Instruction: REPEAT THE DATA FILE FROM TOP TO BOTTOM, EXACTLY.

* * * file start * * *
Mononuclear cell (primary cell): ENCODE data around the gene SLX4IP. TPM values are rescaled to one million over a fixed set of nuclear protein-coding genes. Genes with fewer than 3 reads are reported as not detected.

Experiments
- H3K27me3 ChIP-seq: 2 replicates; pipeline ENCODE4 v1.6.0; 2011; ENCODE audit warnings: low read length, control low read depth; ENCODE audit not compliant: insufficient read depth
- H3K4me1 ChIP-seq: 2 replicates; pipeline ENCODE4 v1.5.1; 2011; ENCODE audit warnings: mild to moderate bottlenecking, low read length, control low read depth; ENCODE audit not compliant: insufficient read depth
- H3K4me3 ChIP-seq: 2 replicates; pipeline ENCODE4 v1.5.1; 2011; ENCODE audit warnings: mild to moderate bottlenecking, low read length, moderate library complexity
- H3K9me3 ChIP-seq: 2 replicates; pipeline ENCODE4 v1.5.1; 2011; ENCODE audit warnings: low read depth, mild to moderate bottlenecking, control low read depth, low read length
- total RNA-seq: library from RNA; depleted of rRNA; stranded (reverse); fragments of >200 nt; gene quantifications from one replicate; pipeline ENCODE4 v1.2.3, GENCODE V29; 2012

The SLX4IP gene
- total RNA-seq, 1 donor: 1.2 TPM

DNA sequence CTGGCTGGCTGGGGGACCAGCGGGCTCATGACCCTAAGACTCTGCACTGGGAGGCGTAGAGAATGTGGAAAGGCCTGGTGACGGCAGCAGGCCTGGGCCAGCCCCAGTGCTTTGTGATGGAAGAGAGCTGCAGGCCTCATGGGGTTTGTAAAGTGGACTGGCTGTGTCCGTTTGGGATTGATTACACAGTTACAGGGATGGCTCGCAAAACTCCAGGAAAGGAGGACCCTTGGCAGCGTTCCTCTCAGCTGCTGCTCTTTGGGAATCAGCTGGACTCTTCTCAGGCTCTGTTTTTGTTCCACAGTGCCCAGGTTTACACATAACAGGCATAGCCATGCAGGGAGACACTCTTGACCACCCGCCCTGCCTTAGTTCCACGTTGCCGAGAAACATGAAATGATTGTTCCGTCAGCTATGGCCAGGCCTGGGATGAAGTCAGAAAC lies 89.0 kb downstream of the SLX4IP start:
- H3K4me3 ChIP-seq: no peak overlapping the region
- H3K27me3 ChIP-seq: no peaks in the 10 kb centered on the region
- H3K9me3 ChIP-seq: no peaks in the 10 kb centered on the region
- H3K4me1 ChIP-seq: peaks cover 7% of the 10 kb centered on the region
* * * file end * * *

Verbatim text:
Mononuclear cell (primary cell): ENCODE data around the gene SLX4IP. TPM values are rescaled to one million over a fixed set of nuclear protein-coding genes. Genes with fewer than 3 reads are reported as not detected.

Experiments
- H3K27me3 ChIP-seq: 2 replicates; pipeline ENCODE4 v1.6.0; 2011; ENCODE audit warnings: low read length, control low read depth; ENCODE audit not compliant: insufficient read depth
- H3K4me1 ChIP-seq: 2 replicates; pipeline ENCODE4 v1.5.1; 2011; ENCODE audit warnings: mild to moderate bottlenecking, low read length, control low read depth; ENCODE audit not compliant: insufficient read depth
- H3K4me3 ChIP-seq: 2 replicates; pipeline ENCODE4 v1.5.1; 2011; ENCODE audit warnings: mild to moderate bottlenecking, low read length, moderate library complexity
- H3K9me3 ChIP-seq: 2 replicates; pipeline ENCODE4 v1.5.1; 2011; ENCODE audit warnings: low read depth, mild to moderate bottlenecking, control low read depth, low read length
- total RNA-seq: library from RNA; depleted of rRNA; stranded (reverse); fragments of >200 nt; gene quantifications from one replicate; pipeline ENCODE4 v1.2.3, GENCODE V29; 2012

The SLX4IP gene
- total RNA-seq, 1 donor: 1.2 TPM

DNA sequence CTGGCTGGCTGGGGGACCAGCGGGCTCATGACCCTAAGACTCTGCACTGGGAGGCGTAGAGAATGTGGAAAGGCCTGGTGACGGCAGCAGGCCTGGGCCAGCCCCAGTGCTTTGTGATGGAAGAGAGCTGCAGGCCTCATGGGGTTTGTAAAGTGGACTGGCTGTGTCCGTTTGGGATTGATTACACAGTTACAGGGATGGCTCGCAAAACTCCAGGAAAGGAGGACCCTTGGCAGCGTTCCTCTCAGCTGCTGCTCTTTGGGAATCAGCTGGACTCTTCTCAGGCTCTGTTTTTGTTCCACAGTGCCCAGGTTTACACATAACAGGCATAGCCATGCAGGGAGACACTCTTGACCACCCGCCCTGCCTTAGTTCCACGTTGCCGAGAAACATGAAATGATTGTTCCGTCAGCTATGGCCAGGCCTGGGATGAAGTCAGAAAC lies 89.0 kb downstream of the SLX4IP start:
- H3K4me3 ChIP-seq: no peak overlapping the region
- H3K27me3 ChIP-seq: no peaks in the 10 kb centered on the region
- H3K9me3 ChIP-seq: no peaks in the 10 kb centered on the region
- H3K4me1 ChIP-seq: peaks cover 7% of the 10 kb centered on the region